But pay attention to how Voorhees does this. Story-wise, he first introduces a character named Terri Wolfe; she is an older woman who regularly visits the cemetery. As a viewer, I have no idea how Terri fits into the story. Is it about her? A lost loved one of hers? Some feature of the cemetery? This misdirection makes the surprise of the deer more effective.

‘Candidates who really give a crap’ (4/6/14, KUSA-TV Denver): In this story, a couple of Telling The Story favorites take you on a four-minute visit to Animal Town. (more…)

A video journalism how-to guide, from KUSA-TV’s Michael Driver

Consider this a cheat sheet.

Last week’s podcast with KUSA-TV photojournalist Michael Driver was one of the most-downloaded Telling The Story podcasts to date.

But, as I noted then, Driver was almost too good a guest.

He offered so much advice in such a short period of time, and while we were recording the interview, I kept thinking I could better serve photojournalists — heck, better serve myself — by transcribing all of Driver’s terrific tidbits.

I always enjoy the discussion of journalism, and I have used this blog several times to focus specifically on photojournalism. Check out my spotlight on the best NPPA video stories from 2012 or my podcast with KDVR-TV photographer Anne Herbst. Great photojournalism is an art that often must be sustained and passed down by, not station managers or other journalists, but the artists themselves.

Here is a thorough collection of important advice from Driver, one of the top photojournalists in the country.

BEFORE YOU SHOOT:

Back-time your day: “You need to make sure you know how much time you’re going to have to do this stuff. Give yourself enough time to edit and do the story properly. You have to have a plan in place. If you go in like, ‘We’ll see what happens,’ you’re going to run out of time. We work in a business where deadlines are our enemy. You have to make sure you get everything you can in the quickest amount of time, and then give yourself enough time to work on it.”

Work with your reporter (if you have one): “We’re constantly communicating, constantly talking about what we’re going to do. Talk to your reporter. When you get out to a scene, you’re not going to know exactly what it is. It’s constantly talking about, ‘What elements do we need? What are the visuals we need to tell this story?'”

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3 GREAT STORIES: Starring Gmail, NY pizza, & the Trix bunny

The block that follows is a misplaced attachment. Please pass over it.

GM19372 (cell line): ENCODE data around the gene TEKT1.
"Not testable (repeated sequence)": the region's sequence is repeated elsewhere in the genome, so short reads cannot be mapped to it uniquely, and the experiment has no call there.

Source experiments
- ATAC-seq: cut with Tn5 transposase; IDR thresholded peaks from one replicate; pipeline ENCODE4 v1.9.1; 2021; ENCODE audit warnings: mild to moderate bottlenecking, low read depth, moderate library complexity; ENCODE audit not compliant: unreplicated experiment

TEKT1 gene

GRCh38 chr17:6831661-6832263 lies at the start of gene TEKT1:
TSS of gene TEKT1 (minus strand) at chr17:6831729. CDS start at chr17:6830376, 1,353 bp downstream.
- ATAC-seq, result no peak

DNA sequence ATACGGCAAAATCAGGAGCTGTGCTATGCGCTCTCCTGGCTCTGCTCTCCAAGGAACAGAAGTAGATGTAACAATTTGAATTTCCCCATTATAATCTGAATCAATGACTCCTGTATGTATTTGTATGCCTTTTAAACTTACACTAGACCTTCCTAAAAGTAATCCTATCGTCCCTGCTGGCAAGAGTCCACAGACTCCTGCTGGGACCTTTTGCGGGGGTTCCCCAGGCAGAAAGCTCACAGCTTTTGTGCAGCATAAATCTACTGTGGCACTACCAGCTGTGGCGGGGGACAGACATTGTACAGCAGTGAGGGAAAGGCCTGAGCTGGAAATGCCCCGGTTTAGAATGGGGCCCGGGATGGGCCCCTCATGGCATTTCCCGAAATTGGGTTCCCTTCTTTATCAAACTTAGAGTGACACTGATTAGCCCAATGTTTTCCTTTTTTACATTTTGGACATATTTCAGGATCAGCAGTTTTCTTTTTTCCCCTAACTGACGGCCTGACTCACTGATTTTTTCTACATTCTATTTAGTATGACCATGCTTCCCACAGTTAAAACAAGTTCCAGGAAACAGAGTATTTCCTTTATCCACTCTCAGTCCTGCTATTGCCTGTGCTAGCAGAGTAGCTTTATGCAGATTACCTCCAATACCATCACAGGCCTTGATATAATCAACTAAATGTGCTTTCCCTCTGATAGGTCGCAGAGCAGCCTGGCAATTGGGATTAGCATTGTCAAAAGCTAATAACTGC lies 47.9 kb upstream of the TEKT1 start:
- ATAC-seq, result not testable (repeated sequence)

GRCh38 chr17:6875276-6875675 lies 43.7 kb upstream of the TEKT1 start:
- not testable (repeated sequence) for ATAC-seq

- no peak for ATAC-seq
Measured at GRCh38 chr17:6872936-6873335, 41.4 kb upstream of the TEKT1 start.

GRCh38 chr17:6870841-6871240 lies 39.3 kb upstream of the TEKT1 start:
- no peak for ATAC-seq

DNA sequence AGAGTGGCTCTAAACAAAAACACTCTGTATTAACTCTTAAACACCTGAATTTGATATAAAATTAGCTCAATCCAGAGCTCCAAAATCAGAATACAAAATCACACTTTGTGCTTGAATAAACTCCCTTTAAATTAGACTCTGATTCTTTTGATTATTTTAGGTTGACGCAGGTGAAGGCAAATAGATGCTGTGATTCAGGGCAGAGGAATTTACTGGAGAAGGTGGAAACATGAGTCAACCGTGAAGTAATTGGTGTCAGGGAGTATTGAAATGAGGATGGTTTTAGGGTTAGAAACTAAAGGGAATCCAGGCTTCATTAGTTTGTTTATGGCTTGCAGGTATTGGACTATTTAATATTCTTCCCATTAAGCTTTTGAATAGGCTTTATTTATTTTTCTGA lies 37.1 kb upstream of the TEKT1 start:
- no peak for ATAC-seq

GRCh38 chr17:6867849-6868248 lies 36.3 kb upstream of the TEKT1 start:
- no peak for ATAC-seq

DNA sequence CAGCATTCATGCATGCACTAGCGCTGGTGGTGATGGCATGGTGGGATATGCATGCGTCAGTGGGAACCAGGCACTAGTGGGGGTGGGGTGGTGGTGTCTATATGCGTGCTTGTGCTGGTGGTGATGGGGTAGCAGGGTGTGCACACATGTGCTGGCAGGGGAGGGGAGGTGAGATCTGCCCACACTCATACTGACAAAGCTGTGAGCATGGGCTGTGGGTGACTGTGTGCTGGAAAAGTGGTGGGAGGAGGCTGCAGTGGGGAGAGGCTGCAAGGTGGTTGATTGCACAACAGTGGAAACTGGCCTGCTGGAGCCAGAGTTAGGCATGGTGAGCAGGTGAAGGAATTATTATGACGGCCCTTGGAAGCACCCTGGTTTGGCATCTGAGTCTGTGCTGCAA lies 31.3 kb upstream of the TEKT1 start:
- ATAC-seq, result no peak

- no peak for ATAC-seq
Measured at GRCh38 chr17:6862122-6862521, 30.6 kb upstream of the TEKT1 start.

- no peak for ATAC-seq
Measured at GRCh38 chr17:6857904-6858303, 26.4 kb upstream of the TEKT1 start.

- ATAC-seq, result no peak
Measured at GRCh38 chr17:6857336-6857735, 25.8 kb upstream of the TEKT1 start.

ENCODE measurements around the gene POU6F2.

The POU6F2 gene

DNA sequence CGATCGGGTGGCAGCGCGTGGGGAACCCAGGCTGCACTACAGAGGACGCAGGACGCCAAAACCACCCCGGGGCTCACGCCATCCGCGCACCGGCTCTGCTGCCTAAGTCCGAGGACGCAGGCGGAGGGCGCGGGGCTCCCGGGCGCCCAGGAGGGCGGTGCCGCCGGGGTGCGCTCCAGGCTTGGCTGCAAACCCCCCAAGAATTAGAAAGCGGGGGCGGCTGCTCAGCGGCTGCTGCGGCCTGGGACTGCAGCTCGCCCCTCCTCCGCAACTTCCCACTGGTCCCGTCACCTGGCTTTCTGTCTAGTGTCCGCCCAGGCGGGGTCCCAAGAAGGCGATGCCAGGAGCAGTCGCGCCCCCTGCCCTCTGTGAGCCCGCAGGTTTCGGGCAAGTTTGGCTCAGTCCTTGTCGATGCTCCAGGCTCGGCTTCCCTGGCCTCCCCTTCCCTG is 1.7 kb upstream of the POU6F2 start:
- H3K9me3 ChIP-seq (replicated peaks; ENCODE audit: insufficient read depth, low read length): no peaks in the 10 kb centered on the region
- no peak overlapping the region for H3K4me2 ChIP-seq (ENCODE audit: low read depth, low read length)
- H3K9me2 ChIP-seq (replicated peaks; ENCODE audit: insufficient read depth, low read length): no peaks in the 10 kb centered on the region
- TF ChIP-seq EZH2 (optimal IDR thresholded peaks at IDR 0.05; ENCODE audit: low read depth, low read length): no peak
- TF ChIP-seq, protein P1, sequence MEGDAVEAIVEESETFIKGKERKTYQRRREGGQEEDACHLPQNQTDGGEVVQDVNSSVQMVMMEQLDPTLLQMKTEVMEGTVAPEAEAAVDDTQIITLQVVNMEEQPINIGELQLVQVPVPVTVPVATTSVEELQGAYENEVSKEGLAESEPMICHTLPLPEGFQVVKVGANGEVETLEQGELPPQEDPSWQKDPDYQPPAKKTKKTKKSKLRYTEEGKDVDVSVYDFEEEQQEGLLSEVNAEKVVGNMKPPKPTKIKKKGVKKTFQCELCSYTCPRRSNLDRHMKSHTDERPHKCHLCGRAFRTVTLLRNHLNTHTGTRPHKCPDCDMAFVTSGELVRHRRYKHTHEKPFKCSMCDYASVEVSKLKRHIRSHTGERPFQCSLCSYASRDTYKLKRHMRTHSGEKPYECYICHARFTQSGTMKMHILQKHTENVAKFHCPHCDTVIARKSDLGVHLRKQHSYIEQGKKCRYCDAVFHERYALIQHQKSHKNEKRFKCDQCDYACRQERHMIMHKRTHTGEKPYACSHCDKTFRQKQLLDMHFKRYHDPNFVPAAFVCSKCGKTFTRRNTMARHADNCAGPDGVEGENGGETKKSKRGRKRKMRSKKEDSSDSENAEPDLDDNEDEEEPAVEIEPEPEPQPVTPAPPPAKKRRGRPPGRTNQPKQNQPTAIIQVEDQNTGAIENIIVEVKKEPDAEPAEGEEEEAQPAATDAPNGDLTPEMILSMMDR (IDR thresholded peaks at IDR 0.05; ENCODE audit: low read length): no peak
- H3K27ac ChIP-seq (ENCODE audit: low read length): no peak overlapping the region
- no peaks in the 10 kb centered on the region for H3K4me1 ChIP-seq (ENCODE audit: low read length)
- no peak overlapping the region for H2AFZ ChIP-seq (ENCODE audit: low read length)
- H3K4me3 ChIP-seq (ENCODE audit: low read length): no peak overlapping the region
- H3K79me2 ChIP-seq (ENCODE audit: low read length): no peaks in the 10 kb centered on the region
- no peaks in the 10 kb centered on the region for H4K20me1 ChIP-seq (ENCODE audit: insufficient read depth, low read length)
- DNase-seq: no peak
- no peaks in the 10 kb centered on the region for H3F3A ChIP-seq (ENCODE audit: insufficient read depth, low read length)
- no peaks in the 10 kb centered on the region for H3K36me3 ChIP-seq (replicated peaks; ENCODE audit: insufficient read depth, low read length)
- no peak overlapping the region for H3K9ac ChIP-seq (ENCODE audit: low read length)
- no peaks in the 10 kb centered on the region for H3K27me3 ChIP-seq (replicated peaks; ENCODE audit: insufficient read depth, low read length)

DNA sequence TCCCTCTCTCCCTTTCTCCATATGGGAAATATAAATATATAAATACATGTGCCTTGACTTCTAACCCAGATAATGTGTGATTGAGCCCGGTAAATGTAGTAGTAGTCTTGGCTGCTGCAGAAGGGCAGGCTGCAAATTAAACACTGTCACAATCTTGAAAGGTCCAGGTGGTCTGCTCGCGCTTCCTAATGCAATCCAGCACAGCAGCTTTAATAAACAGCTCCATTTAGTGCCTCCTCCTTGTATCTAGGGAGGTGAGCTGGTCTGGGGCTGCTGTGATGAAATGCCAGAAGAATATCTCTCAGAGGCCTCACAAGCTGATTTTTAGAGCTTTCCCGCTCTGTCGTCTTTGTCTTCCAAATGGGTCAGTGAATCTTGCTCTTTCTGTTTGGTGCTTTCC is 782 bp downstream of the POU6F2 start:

Frivolity can be a beautiful thing.

And the Internet loves frivolity.

Think of how it has changed journalism and online content. Think of how many articles now are devoted to nostalgia, pop culture, and the highbrow interpretation of seemingly lowbrow material.

Storytellers occasionally get these stories right, and when they do, they succeed with either a detailed behind-the-scenes look, a thorough guide, or a scientific slant. (Sometimes they use a combination of all three.)

Here are three stories from last week that tackle such topics with unquestionable rigor:

How Gmail happened: the inside story of its launch 10 years ago (4/1/14, Time): Mark this one under “detailed behind-the-scenes look”.

And boy, is it detailed. Time writer Harry McCracken travels back a decade to when leaders at Google wanted to invest in an e-mail service.

That service, otherwise known as Gmail, changed our culture.

What’s more remarkable, it did so largely in the same ways its creators predicted.

McCracken shows a screengrab of Gmail at its inception, and it actually looks relatively similar to the product in 2014. More impressively, McCracken identifies the hurdles Google’s programmers faced in creating Gmail, and then he neatly explains how they solved those issues.

This is a long read but a great one.

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PODCAST EPISODE #15: Michael Driver, Photographer, KUSA-TV

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Young photojournalists — heck, all photojournalists — need to listen to this podcast.

Last week, after winning my own award as NPPA Solo Video Journalist of the Year, I decided I wanted to interview another of the association’s big award winners for 2013.

I found a photojournalist whose work I have admired and referenced before in the blog: Michael Driver of KUSA-TV in Denver.

Driver was named the NPPA’s 2013 West Top Regional Photographer of the Year, and he beat some of America’s finest photojournalists to do it. The West, largely because of the highly-regarded photographer staffs at KUSA and Seattle’s KING-TV, is usually the most competitive region in the country. Driver arrived in Denver in 2012, eager to make his stamp on the competition.

Then he went ahead and won the whole thing.

Driver produced some magnificent work in 2013; I have included two stories below. First, “I Miss You, Beryl”:

Then, “Before I Die”:

Now Driver joins me on the Telling The Story podcast, and he is as ferocious on the mic as he is behind the camera.